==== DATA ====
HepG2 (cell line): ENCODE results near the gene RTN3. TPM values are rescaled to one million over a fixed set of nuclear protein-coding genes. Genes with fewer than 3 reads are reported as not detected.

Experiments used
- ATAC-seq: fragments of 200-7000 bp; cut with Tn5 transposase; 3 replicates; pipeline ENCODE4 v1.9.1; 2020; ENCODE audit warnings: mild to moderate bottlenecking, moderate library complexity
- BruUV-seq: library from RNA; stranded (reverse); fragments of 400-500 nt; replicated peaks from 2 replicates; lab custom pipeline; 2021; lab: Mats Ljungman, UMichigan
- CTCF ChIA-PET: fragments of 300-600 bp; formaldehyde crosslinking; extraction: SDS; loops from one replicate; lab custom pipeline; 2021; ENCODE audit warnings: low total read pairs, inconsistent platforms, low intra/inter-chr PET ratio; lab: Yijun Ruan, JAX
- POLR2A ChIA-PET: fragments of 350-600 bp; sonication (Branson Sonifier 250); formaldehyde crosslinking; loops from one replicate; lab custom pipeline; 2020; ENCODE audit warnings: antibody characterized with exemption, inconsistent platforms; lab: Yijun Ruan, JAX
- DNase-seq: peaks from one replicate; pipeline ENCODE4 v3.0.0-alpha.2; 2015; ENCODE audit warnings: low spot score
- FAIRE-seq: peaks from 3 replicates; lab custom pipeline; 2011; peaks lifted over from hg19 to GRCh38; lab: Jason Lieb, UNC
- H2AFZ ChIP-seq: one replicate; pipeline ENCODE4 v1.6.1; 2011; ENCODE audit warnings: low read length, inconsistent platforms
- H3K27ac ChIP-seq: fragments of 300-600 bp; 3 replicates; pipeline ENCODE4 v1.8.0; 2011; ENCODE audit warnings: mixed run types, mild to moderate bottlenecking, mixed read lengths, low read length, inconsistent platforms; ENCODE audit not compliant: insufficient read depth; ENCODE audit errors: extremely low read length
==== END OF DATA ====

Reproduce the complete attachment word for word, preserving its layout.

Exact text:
HepG2 (cell line): ENCODE results near the gene RTN3. TPM values are rescaled to one million over a fixed set of nuclear protein-coding genes. Genes with fewer than 3 reads are reported as not detected.

Experiments used
- ATAC-seq: fragments of 200-7000 bp; cut with Tn5 transposase; 3 replicates; pipeline ENCODE4 v1.9.1; 2020; ENCODE audit warnings: mild to moderate bottlenecking, moderate library complexity
- BruUV-seq: library from RNA; stranded (reverse); fragments of 400-500 nt; replicated peaks from 2 replicates; lab custom pipeline; 2021; lab: Mats Ljungman, UMichigan
- CTCF ChIA-PET: fragments of 300-600 bp; formaldehyde crosslinking; extraction: SDS; loops from one replicate; lab custom pipeline; 2021; ENCODE audit warnings: low total read pairs, inconsistent platforms, low intra/inter-chr PET ratio; lab: Yijun Ruan, JAX
- POLR2A ChIA-PET: fragments of 350-600 bp; sonication (Branson Sonifier 250); formaldehyde crosslinking; loops from one replicate; lab custom pipeline; 2020; ENCODE audit warnings: antibody characterized with exemption, inconsistent platforms; lab: Yijun Ruan, JAX
- DNase-seq: peaks from one replicate; pipeline ENCODE4 v3.0.0-alpha.2; 2015; ENCODE audit warnings: low spot score
- FAIRE-seq: peaks from 3 replicates; lab custom pipeline; 2011; peaks lifted over from hg19 to GRCh38; lab: Jason Lieb, UNC
- H2AFZ ChIP-seq: one replicate; pipeline ENCODE4 v1.6.1; 2011; ENCODE audit warnings: low read length, inconsistent platforms
- H3K27ac ChIP-seq: fragments of 300-600 bp; 3 replicates; pipeline ENCODE4 v1.8.0; 2011; ENCODE audit warnings: mixed run types, mild to moderate bottlenecking, mixed read lengths, low read length, inconsistent platforms; ENCODE audit not compliant: insufficient read depth; ENCODE audit errors: extremely low read length